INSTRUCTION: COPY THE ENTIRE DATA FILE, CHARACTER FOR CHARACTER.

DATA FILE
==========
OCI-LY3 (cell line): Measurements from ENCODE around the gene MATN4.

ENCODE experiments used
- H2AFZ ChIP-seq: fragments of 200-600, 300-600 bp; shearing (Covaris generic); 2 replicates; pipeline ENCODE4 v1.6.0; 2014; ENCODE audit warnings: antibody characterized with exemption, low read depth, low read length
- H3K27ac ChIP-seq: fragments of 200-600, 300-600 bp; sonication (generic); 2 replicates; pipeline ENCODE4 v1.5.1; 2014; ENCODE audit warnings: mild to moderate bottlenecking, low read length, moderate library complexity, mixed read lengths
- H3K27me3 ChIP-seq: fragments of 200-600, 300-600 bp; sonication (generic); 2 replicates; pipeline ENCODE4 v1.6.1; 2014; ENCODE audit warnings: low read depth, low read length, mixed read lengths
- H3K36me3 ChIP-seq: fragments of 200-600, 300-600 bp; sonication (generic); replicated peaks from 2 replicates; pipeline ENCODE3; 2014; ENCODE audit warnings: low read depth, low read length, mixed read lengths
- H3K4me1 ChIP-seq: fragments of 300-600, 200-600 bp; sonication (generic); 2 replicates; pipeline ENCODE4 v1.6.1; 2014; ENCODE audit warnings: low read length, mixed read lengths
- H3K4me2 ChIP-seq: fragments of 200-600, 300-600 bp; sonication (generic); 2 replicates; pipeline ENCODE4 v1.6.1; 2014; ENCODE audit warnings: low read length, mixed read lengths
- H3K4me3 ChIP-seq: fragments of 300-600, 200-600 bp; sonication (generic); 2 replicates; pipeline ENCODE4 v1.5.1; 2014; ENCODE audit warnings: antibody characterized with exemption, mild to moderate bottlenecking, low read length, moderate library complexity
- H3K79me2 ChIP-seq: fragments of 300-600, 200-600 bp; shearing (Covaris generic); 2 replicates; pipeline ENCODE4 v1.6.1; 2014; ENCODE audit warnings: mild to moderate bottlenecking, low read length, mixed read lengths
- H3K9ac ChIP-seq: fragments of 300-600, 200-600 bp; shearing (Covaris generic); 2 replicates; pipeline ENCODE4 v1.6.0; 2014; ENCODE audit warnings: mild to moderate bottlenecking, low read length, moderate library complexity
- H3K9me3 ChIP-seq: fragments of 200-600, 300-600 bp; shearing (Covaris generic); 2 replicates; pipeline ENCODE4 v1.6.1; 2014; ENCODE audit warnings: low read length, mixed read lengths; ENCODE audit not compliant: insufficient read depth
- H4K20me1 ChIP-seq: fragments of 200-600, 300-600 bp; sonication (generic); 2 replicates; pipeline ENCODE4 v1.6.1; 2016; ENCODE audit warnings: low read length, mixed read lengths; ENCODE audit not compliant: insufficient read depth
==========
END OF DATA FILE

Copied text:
OCI-LY3 (cell line): Measurements from ENCODE around the gene MATN4.

ENCODE experiments used
- H2AFZ ChIP-seq: fragments of 200-600, 300-600 bp; shearing (Covaris generic); 2 replicates; pipeline ENCODE4 v1.6.0; 2014; ENCODE audit warnings: antibody characterized with exemption, low read depth, low read length
- H3K27ac ChIP-seq: fragments of 200-600, 300-600 bp; sonication (generic); 2 replicates; pipeline ENCODE4 v1.5.1; 2014; ENCODE audit warnings: mild to moderate bottlenecking, low read length, moderate library complexity, mixed read lengths
- H3K27me3 ChIP-seq: fragments of 200-600, 300-600 bp; sonication (generic); 2 replicates; pipeline ENCODE4 v1.6.1; 2014; ENCODE audit warnings: low read depth, low read length, mixed read lengths
- H3K36me3 ChIP-seq: fragments of 200-600, 300-600 bp; sonication (generic); replicated peaks from 2 replicates; pipeline ENCODE3; 2014; ENCODE audit warnings: low read depth, low read length, mixed read lengths
- H3K4me1 ChIP-seq: fragments of 300-600, 200-600 bp; sonication (generic); 2 replicates; pipeline ENCODE4 v1.6.1; 2014; ENCODE audit warnings: low read length, mixed read lengths
- H3K4me2 ChIP-seq: fragments of 200-600, 300-600 bp; sonication (generic); 2 replicates; pipeline ENCODE4 v1.6.1; 2014; ENCODE audit warnings: low read length, mixed read lengths
- H3K4me3 ChIP-seq: fragments of 300-600, 200-600 bp; sonication (generic); 2 replicates; pipeline ENCODE4 v1.5.1; 2014; ENCODE audit warnings: antibody characterized with exemption, mild to moderate bottlenecking, low read length, moderate library complexity
- H3K79me2 ChIP-seq: fragments of 300-600, 200-600 bp; shearing (Covaris generic); 2 replicates; pipeline ENCODE4 v1.6.1; 2014; ENCODE audit warnings: mild to moderate bottlenecking, low read length, mixed read lengths
- H3K9ac ChIP-seq: fragments of 300-600, 200-600 bp; shearing (Covaris generic); 2 replicates; pipeline ENCODE4 v1.6.0; 2014; ENCODE audit warnings: mild to moderate bottlenecking, low read length, moderate library complexity
- H3K9me3 ChIP-seq: fragments of 200-600, 300-600 bp; shearing (Covaris generic); 2 replicates; pipeline ENCODE4 v1.6.1; 2014; ENCODE audit warnings: low read length, mixed read lengths; ENCODE audit not compliant: insufficient read depth
- H4K20me1 ChIP-seq: fragments of 200-600, 300-600 bp; sonication (generic); 2 replicates; pipeline ENCODE4 v1.6.1; 2016; ENCODE audit warnings: low read length, mixed read lengths; ENCODE audit not compliant: insufficient read depth